Friday, September 27, 2013

Hunger and Misery in La Montaña

I first met Father Lawrence Moran, CSB, in 1978. He was visiting St. Mary’s High School in downtown Calgary. This was the school where he had been a teacher for decades before retiring and moving to Mexico.

Father Moran told me that he wanted to move from his present location in the State of Puebla to the area of La Montaña in the State of Guerrero. He had read in the newspapers that this mountainous region in Mexico was having a very dry rainy season and that thousands of indigenous people were confronting hunger and misery. Father Moran wanted to accompany these people and offer the solace of his presence, his love, his solidarity, and his gospel message.

Jump ahead thirty-five years. The indigenous people of La Montaña are again confronting hunger and misery. Only this time it is being caused, not by the lack of rain, but by the torrential rains caused last week by Hurricane Manuel.

This has been, according to the government, the worst “natural” disaster in the history of the State of Guerrero. The raging rains caused massive mudslides that destroyed homes, parts of villages, and roads. The flooding rivers washed away people, homes, animals, crops, belongings.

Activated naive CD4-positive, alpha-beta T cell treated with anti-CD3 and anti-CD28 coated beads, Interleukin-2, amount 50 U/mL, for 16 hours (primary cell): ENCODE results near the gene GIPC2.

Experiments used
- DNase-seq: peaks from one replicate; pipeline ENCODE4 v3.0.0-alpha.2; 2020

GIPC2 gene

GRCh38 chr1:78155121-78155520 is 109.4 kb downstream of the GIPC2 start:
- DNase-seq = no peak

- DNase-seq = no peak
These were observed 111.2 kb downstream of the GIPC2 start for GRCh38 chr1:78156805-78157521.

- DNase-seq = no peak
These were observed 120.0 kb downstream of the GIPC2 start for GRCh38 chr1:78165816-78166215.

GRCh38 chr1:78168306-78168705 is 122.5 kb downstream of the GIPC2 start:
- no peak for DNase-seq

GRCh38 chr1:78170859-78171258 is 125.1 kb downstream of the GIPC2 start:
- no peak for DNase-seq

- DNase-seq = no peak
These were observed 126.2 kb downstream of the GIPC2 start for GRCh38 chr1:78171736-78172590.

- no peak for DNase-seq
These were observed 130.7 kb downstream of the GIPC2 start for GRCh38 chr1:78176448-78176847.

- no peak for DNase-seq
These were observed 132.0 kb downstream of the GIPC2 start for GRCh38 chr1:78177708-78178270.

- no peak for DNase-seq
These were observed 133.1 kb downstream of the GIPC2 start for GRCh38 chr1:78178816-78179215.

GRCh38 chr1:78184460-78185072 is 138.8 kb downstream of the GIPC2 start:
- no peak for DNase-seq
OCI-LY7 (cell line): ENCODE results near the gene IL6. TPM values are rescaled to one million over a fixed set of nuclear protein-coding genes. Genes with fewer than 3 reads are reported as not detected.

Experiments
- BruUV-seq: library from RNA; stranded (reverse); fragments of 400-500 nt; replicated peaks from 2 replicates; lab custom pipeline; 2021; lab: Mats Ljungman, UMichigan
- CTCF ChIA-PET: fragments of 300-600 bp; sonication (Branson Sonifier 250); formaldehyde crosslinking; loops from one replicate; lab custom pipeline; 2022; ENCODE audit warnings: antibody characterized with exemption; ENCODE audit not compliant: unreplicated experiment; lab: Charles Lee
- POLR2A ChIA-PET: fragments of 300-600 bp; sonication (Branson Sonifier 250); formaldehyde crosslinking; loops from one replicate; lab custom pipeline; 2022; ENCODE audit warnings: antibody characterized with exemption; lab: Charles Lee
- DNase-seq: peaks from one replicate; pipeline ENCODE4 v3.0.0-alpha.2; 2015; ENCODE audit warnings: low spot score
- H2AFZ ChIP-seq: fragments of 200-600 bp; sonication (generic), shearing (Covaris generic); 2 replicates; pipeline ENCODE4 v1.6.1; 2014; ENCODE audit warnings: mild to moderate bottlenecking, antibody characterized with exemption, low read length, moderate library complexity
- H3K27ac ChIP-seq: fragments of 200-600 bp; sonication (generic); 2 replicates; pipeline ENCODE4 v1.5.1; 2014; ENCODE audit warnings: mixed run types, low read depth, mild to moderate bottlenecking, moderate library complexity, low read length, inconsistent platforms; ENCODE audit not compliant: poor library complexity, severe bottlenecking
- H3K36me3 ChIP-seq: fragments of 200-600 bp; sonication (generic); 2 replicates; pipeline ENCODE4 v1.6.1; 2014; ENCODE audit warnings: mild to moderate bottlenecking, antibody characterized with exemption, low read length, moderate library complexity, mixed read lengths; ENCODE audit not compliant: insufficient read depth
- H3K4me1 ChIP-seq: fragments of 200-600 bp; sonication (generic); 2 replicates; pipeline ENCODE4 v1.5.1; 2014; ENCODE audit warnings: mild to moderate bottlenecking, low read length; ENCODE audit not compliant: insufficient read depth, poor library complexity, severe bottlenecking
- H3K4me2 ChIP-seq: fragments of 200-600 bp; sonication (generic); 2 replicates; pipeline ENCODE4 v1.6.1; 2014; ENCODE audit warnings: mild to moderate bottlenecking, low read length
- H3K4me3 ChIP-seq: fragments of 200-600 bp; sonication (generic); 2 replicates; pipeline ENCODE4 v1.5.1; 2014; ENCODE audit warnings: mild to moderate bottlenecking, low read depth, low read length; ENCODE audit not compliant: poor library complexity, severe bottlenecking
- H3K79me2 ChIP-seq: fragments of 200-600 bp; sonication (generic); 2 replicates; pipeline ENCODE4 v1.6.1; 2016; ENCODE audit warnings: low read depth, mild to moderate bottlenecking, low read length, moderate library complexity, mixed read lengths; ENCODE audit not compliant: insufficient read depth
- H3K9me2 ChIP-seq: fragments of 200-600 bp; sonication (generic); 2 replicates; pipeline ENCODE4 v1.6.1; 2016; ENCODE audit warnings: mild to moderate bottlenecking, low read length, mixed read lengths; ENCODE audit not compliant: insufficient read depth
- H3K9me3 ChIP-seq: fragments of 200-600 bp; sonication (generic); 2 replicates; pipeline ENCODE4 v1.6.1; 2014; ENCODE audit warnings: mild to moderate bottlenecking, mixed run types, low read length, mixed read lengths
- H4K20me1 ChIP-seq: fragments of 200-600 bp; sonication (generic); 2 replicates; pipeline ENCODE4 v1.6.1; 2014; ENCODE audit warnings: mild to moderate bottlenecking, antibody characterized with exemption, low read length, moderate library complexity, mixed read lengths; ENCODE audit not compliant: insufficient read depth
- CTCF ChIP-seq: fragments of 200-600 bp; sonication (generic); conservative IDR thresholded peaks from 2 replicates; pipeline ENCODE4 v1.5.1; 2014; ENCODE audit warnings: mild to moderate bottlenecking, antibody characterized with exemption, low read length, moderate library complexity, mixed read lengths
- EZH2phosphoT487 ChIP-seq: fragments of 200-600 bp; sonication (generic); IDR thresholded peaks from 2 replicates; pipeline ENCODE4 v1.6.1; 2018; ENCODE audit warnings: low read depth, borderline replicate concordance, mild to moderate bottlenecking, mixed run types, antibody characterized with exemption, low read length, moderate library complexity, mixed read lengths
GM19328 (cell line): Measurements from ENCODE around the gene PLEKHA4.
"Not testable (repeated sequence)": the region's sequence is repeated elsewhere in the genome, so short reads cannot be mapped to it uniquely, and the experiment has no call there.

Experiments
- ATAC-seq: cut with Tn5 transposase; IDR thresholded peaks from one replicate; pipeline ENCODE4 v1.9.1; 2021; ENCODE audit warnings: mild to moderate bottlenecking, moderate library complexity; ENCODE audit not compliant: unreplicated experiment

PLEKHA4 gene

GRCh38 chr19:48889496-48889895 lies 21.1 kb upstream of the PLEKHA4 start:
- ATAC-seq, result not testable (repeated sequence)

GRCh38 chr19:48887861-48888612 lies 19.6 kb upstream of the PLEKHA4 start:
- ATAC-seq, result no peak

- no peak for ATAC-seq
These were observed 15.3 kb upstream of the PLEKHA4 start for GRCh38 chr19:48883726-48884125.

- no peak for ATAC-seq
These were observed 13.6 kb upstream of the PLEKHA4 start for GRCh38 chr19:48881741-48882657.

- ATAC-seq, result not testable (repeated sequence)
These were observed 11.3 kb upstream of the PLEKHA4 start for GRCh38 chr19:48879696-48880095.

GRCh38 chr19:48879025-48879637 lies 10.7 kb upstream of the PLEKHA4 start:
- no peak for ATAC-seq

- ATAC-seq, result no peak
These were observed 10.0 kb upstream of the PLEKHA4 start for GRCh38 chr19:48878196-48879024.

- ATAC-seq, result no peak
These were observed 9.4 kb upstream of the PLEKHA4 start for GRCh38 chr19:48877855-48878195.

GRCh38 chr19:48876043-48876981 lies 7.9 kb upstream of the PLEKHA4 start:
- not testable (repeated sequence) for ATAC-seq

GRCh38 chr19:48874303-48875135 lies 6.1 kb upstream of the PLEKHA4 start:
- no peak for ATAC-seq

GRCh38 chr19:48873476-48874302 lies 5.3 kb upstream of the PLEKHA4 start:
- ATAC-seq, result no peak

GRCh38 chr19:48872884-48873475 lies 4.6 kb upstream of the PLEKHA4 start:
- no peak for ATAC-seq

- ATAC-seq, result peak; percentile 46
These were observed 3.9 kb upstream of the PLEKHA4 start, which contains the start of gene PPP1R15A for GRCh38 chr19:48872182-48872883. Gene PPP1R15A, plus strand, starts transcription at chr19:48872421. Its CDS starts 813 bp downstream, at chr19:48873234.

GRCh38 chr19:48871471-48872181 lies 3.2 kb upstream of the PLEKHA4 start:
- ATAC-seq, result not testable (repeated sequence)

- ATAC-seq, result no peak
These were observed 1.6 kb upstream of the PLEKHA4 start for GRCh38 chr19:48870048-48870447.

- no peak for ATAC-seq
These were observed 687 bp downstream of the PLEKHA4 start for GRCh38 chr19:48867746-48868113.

Perhaps the worst part is that the poor peasant farmers here in La Montaña try to eke out a living by planting corn and beans on the mountainsides. The rains were so heavy that in most places, the layer of topsoil that allowed such planting was also washed away. The soil was stripped away, and now the fields are bare rock or hard clay.

At the moment this disaster has caught the attention of all Mexico, and help is streaming in from all over the country. But the fear is that once this stops being headline news, these efforts will end, and the people will be left to strive on their own to stay alive in this challenging environment.

The Catholic Church is most active here in trying to make a difference. The local retreat center is still housing hundreds of displaced people. Priests, seminarians, sisters, and lay people—coordinated by the beloved local bishop, Don Dagoberto—are doing what they can to see that food, water, clothing, medicines, etc., are delivered to isolated communities whose roads and telephone services were destroyed.

Mission Mexico wants to help. People here appreciate this solidarity. At the same time, people suggest that the more important time for solidarity from Mission Mexico will be in the future, after the television crews and the government officials move on to other “big news” stories. That’s when the real struggle among the people for life will begin.

Thank you, reader, for supporting Mission Mexico and, through Mission Mexico, these beautiful people. I know that many readers can identify with the challenges of a major “natural” disaster. God bless, and have a great week.

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